Even with a “victory” in Chicago, teachers unions are still under attack, and their buzz words, doublespeak and bunkum are becoming ever so transparent.

After striking Chicago teachers went back to work last Wednesday following

a seven day walk-out, their union declared a victory. While the school district did get some concessions, the union managed to get its teachers a hefty raise, a continuance their archaic “step and column” salary scale and the requirement that only a small part of their evaluations are to be based on whether or not the kids learn anything. While somehow, the Chicago Teachers Union managed to maintain the sympathies of most Chicagoans, public opinion outside the Windy City was derisive, as was much of the mainstream media everywhere. Even the Chicago Tribune felt the union went overboard with its demands.

At the same time, the “Students Matter” case drew some attention from the California Federation of Teachers. As I wrote in May, this lawsuit was filed

…on behalf of eight students from around the state, claims provisions of California’s education code—rigid tenure rules, a seniority-based firing system that ignores teacher quality, and a “due-process” system that makes it all but impossible to remove incompetent or criminal teachers—violate student rights. “As a result of these arbitrary distinctions” in hiring and firing, the complaint reads, “children of substantially equal age, aptitude, motivation, and ability do not have substantially equal access to education. Because education is a fundamental interest under the California Constitution, the statutes that dictate this unequal, arbitrary result violate the equal protection provisions of the California Constitution.”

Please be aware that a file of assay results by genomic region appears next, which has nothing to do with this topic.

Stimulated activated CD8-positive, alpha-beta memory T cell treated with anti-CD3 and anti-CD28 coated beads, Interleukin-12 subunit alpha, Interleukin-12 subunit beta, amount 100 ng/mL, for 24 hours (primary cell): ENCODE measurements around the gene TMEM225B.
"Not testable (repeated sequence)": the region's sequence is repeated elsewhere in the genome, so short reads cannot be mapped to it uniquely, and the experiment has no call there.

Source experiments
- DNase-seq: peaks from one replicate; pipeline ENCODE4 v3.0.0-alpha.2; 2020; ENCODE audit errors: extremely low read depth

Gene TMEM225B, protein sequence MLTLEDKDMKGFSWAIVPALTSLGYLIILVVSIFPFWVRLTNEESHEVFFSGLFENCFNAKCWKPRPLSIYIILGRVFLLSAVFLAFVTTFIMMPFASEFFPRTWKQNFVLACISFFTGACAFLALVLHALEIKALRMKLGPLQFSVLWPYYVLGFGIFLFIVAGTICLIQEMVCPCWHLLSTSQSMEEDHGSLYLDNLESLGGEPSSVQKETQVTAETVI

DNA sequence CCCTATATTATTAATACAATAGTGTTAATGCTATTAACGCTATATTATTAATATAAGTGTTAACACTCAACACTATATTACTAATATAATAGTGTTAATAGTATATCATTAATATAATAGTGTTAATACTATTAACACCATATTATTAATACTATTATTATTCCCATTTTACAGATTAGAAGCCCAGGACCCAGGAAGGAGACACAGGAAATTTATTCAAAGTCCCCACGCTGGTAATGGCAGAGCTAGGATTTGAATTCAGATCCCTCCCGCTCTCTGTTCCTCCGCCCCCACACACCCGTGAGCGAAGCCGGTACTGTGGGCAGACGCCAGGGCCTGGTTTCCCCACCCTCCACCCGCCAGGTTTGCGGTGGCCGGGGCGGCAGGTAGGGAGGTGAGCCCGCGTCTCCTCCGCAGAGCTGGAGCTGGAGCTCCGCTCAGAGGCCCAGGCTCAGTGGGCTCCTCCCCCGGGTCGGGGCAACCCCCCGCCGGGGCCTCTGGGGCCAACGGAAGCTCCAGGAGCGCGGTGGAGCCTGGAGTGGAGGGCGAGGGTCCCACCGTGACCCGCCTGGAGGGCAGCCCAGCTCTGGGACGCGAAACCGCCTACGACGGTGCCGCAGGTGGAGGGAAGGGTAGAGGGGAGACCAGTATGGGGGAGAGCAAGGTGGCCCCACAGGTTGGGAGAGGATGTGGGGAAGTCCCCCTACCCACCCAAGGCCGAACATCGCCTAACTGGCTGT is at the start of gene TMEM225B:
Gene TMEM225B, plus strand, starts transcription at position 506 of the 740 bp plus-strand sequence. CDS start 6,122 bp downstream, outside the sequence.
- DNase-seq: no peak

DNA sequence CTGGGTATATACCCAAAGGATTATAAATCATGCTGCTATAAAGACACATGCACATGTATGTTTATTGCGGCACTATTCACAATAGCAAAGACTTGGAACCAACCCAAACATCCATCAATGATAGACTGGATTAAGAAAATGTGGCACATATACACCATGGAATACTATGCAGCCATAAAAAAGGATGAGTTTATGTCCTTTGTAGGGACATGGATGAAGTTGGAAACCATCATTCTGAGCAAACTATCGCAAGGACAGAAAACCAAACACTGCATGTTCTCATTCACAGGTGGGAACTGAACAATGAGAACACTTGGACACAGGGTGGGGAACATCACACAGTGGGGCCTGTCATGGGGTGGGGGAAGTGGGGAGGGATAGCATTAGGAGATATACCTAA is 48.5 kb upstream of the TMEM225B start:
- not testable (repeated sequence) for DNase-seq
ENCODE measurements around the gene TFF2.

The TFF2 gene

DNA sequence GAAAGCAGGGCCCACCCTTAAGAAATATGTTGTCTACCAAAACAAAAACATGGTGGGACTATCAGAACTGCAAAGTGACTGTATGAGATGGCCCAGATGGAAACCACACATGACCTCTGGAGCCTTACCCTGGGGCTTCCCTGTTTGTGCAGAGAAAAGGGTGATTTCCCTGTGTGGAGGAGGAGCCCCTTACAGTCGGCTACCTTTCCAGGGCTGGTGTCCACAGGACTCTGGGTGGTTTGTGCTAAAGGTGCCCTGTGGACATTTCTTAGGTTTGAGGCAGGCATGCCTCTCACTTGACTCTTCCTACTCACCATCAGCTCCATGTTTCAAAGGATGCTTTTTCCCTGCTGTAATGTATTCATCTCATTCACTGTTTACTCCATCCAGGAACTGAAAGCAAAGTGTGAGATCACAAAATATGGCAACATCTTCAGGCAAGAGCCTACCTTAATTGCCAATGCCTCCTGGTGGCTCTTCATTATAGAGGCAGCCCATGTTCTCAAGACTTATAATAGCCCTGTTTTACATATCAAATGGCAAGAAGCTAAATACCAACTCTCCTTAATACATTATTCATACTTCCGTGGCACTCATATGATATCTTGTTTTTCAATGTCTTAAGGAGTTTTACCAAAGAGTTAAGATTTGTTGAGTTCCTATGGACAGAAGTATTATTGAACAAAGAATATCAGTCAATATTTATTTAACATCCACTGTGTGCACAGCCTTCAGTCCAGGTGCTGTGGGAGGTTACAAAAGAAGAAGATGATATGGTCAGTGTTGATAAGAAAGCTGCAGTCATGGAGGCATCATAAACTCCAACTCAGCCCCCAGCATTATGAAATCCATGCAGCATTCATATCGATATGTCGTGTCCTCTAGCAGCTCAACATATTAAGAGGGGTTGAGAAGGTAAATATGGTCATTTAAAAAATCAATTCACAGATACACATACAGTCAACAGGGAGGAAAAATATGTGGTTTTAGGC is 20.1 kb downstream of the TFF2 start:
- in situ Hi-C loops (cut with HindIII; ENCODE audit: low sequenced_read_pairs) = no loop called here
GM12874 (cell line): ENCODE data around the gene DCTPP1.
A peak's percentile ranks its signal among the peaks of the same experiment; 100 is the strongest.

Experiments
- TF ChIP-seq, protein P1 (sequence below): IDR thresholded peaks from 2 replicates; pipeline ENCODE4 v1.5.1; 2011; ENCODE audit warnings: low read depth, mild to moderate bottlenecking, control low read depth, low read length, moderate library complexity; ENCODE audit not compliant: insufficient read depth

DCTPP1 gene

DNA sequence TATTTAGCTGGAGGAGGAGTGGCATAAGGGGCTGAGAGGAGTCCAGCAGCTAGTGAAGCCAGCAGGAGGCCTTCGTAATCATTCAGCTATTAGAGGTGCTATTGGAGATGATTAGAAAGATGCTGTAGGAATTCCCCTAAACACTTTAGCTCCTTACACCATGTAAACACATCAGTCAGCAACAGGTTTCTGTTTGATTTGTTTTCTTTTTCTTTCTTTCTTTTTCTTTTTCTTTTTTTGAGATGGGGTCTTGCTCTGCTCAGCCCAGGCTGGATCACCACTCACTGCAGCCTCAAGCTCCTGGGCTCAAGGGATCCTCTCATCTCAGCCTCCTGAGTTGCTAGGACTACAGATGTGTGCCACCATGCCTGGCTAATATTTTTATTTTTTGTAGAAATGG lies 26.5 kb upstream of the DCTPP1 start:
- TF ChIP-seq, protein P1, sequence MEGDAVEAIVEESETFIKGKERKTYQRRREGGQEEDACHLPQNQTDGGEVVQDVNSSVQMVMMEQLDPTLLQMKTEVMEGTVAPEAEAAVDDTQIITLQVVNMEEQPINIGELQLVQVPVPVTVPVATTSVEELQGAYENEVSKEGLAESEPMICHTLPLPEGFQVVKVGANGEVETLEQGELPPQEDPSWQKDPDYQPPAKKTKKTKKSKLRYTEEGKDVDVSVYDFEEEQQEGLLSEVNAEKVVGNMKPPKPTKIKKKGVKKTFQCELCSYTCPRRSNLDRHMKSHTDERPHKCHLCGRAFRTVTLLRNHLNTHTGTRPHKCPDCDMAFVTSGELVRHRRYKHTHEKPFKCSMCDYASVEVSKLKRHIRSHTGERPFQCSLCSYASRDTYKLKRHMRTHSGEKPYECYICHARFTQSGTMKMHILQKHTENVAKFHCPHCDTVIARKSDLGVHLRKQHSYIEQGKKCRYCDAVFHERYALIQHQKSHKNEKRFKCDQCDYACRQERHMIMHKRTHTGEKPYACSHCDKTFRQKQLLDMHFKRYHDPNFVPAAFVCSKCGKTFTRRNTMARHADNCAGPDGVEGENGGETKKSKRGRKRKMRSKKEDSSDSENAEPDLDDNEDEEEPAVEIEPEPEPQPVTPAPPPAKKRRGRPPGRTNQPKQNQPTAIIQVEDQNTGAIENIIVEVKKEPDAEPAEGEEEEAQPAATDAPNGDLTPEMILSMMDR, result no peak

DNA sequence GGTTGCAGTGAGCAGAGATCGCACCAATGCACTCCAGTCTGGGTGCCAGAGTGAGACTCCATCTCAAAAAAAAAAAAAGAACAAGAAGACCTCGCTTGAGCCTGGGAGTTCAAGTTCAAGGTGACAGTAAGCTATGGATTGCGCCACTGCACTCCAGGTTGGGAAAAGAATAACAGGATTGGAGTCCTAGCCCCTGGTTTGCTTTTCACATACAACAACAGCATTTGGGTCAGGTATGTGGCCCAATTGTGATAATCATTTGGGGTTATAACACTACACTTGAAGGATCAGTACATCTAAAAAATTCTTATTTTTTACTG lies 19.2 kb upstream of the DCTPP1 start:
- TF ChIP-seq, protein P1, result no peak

The Students Matter lawsuit doesn’t ask the court to devise specific policy solutions. Ultimately, those decisions should be left to local districts—as they are in 33 other states.

The California Federation of Teachers came out swinging on its website, claiming that it opposes the suit because it “threatens teacher due process rights.” Its verbiage is typical union claptrap – filled with buzz words, bogeymen and fear mongering – in short, a self-righteous pastiche meant to rally the troops and fellow travelers and to “educate” the public. Some examples:

CFT says it a “malicious and costly lawsuit.”

Costly, perhaps. But malicious? Trying to overturn statutes that are harming school kids is malicious?

CFT says that the suit is “financed by wealthy investors from Los Angeles and the Silicon Valley….”

Why do they have to let us know the investors are “wealthy?” Do you know any impoverished investors? Of course not; they mention “wealthy” as an invitation to their ongoing us vs. them class warfare effort.

CFT says, “…there is nothing in the suit that would then prevent administrators from politicizing the classroom and removing many of the same employment rights enjoyed by doctors, lawyers, police officers, firefighters, and nurses.

Huh? Last time I checked, people in these fields who are lousy at their chosen profession either fail if they are self-employed or are fired if they are employees. Doctors? Tenure? Lawyers? Seniority? Employment rights?

CFT says, “Our complete and total focus must be in our classrooms, not the courthouse.”